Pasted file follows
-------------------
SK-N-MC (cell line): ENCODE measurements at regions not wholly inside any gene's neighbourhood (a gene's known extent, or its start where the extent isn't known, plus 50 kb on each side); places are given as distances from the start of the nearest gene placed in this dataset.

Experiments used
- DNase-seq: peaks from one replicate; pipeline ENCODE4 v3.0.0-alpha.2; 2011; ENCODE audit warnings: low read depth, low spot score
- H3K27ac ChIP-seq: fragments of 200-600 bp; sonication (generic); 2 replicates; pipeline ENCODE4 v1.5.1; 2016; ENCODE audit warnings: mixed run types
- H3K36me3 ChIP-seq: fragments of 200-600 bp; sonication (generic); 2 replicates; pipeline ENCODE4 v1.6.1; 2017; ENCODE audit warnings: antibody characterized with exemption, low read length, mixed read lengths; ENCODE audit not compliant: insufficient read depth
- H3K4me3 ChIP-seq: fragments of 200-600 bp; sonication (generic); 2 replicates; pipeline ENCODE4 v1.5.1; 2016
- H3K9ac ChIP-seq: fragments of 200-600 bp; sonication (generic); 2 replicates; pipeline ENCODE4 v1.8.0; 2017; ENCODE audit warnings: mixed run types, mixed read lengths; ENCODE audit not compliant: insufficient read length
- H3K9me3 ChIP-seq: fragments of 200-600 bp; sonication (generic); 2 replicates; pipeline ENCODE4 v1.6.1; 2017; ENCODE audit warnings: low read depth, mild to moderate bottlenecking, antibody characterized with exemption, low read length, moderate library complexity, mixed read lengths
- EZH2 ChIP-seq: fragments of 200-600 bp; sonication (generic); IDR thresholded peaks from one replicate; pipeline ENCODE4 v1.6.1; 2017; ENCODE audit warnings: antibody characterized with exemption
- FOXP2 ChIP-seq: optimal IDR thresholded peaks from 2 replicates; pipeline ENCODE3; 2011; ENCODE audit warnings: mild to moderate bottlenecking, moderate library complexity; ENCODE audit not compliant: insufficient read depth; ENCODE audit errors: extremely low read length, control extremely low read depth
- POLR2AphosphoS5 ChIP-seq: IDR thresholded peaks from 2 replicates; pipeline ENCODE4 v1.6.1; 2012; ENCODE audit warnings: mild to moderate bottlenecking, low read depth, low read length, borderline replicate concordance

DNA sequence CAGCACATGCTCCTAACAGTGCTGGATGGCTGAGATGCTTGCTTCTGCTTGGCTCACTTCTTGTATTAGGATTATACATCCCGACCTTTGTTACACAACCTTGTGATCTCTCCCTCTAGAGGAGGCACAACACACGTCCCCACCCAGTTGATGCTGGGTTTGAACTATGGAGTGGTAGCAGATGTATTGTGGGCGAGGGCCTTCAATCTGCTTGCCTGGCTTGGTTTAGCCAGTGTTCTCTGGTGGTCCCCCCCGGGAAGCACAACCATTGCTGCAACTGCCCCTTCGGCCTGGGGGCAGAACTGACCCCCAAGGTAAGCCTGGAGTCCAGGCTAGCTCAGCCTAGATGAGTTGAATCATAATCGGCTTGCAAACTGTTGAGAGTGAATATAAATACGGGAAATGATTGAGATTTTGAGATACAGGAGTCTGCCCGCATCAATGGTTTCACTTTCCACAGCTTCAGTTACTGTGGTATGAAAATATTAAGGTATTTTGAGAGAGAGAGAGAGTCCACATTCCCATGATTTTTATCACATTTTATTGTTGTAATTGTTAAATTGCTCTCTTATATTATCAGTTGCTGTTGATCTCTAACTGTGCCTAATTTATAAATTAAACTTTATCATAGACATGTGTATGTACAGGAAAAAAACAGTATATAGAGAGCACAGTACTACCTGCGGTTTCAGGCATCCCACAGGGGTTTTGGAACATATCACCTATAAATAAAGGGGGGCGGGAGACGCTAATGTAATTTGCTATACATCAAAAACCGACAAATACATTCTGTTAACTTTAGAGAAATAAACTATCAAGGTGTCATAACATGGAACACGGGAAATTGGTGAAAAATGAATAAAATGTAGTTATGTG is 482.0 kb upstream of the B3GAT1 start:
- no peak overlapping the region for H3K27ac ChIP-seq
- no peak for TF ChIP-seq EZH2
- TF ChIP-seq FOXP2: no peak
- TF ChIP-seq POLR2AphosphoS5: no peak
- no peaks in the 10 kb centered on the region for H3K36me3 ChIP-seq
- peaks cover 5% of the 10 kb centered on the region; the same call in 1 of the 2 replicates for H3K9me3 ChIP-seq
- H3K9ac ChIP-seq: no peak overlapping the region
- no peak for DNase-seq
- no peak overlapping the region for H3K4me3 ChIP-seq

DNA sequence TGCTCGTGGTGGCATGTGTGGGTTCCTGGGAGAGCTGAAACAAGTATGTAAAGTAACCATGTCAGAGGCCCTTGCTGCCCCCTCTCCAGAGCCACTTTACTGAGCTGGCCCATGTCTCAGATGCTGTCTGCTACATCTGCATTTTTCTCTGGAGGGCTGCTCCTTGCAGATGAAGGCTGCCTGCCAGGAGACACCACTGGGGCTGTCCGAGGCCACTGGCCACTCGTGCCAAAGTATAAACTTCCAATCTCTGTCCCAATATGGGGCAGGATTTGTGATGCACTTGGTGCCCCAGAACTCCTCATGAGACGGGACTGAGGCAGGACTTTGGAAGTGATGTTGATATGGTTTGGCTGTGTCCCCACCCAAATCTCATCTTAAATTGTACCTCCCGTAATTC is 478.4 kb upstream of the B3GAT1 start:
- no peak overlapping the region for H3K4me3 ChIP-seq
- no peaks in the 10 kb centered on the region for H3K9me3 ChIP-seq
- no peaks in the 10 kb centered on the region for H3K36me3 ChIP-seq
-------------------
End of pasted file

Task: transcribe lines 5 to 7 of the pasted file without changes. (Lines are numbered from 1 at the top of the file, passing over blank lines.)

- H3K36me3 ChIP-seq: fragments of 200-600 bp; sonication (generic); 2 replicates; pipeline ENCODE4 v1.6.1; 2017; ENCODE audit warnings: antibody characterized with exemption, low read length, mixed read lengths; ENCODE audit not compliant: insufficient read depth
- H3K4me3 ChIP-seq: fragments of 200-600 bp; sonication (generic); 2 replicates; pipeline ENCODE4 v1.5.1; 2016
- H3K9ac ChIP-seq: fragments of 200-600 bp; sonication (generic); 2 replicates; pipeline ENCODE4 v1.8.0; 2017; ENCODE audit warnings: mixed run types, mixed read lengths; ENCODE audit not compliant: insufficient read length